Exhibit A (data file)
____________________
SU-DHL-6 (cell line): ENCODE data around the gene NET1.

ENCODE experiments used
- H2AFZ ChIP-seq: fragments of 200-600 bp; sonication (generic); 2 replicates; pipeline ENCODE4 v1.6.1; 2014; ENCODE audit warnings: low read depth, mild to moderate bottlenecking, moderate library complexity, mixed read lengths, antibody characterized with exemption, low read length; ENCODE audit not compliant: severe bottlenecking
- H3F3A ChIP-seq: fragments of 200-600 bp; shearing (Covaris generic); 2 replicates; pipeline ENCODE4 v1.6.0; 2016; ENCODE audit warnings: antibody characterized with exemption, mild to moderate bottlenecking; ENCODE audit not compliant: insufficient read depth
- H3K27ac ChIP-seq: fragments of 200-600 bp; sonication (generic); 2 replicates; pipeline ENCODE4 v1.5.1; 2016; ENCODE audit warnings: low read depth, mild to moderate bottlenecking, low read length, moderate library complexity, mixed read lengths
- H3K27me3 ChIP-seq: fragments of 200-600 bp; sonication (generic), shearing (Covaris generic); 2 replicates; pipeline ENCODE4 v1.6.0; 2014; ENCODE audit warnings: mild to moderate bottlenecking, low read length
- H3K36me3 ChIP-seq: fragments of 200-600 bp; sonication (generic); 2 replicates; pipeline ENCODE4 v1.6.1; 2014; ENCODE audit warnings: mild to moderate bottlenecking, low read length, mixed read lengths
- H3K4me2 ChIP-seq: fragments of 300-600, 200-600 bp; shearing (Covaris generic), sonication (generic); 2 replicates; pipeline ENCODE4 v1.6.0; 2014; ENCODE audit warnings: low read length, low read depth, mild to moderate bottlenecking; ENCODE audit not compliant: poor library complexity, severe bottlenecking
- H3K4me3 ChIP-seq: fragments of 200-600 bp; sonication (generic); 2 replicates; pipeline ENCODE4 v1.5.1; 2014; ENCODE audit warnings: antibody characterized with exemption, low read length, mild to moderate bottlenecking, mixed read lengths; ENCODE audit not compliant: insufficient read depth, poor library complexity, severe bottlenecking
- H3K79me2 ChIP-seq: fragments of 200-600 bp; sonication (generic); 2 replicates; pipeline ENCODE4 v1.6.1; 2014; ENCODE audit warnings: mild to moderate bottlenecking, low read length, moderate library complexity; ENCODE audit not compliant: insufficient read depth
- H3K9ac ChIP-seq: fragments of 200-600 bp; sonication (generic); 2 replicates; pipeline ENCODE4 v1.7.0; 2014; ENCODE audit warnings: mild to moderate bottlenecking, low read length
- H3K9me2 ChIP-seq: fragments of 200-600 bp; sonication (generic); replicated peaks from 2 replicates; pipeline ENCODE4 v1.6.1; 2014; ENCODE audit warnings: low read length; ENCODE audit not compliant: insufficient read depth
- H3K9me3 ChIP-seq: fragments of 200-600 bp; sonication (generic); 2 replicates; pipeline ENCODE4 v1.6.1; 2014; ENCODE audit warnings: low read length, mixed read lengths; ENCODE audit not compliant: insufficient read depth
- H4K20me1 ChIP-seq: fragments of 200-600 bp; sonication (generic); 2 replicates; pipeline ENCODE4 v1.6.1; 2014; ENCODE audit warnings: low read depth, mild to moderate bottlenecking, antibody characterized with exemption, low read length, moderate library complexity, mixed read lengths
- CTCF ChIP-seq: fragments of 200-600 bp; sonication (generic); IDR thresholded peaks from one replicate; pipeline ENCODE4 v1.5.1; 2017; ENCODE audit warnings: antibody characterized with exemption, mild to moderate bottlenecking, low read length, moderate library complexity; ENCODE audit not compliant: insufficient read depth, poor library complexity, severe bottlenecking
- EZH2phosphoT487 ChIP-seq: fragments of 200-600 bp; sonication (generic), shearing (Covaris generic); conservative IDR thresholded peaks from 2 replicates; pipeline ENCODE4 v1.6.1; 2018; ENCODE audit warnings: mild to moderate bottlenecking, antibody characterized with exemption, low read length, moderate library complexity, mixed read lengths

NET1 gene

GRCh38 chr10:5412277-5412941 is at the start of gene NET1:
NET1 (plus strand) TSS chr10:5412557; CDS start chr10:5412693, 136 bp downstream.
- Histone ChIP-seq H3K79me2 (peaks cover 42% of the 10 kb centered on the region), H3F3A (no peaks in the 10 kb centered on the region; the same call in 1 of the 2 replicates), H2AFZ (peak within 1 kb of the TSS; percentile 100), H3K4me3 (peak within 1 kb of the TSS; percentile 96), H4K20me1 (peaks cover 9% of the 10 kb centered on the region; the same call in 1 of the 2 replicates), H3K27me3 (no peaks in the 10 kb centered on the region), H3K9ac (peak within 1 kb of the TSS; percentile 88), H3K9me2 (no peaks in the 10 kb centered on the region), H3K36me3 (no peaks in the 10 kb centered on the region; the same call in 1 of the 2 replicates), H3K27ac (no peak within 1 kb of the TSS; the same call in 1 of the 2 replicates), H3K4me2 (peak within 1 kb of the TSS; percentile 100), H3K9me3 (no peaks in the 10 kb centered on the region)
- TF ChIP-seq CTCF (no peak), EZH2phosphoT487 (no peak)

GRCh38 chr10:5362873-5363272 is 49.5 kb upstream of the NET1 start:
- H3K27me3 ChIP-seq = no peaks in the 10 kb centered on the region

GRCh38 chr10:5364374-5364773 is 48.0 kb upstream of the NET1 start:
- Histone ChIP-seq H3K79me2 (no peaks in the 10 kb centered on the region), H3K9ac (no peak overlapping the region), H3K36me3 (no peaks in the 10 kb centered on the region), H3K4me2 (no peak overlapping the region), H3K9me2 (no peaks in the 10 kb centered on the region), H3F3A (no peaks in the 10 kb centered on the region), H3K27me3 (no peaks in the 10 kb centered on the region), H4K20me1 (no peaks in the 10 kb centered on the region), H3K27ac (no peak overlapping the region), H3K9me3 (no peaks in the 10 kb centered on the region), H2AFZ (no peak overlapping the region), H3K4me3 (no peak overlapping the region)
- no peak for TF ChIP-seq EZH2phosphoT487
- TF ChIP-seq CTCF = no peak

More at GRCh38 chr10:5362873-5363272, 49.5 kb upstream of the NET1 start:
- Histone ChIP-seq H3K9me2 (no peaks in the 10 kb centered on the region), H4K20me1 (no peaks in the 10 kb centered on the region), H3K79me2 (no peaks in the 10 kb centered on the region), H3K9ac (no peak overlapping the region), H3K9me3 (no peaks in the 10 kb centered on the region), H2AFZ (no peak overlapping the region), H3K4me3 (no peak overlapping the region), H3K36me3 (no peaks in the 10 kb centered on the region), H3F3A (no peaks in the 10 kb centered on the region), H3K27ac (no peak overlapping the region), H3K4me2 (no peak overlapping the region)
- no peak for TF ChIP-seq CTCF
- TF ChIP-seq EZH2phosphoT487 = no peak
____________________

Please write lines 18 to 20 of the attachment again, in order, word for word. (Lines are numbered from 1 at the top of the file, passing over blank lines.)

GRCh38 chr10:5412277-5412941 is at the start of gene NET1:
NET1 (plus strand) TSS chr10:5412557; CDS start chr10:5412693, 136 bp downstream.
- Histone ChIP-seq H3K79me2 (peaks cover 42% of the 10 kb centered on the region), H3F3A (no peaks in the 10 kb centered on the region; the same call in 1 of the 2 replicates), H2AFZ (peak within 1 kb of the TSS; percentile 100), H3K4me3 (peak within 1 kb of the TSS; percentile 96), H4K20me1 (peaks cover 9% of the 10 kb centered on the region; the same call in 1 of the 2 replicates), H3K27me3 (no peaks in the 10 kb centered on the region), H3K9ac (peak within 1 kb of the TSS; percentile 88), H3K9me2 (no peaks in the 10 kb centered on the region), H3K36me3 (no peaks in the 10 kb centered on the region; the same call in 1 of the 2 replicates), H3K27ac (no peak within 1 kb of the TSS; the same call in 1 of the 2 replicates), H3K4me2 (peak within 1 kb of the TSS; percentile 100), H3K9me3 (no peaks in the 10 kb centered on the region)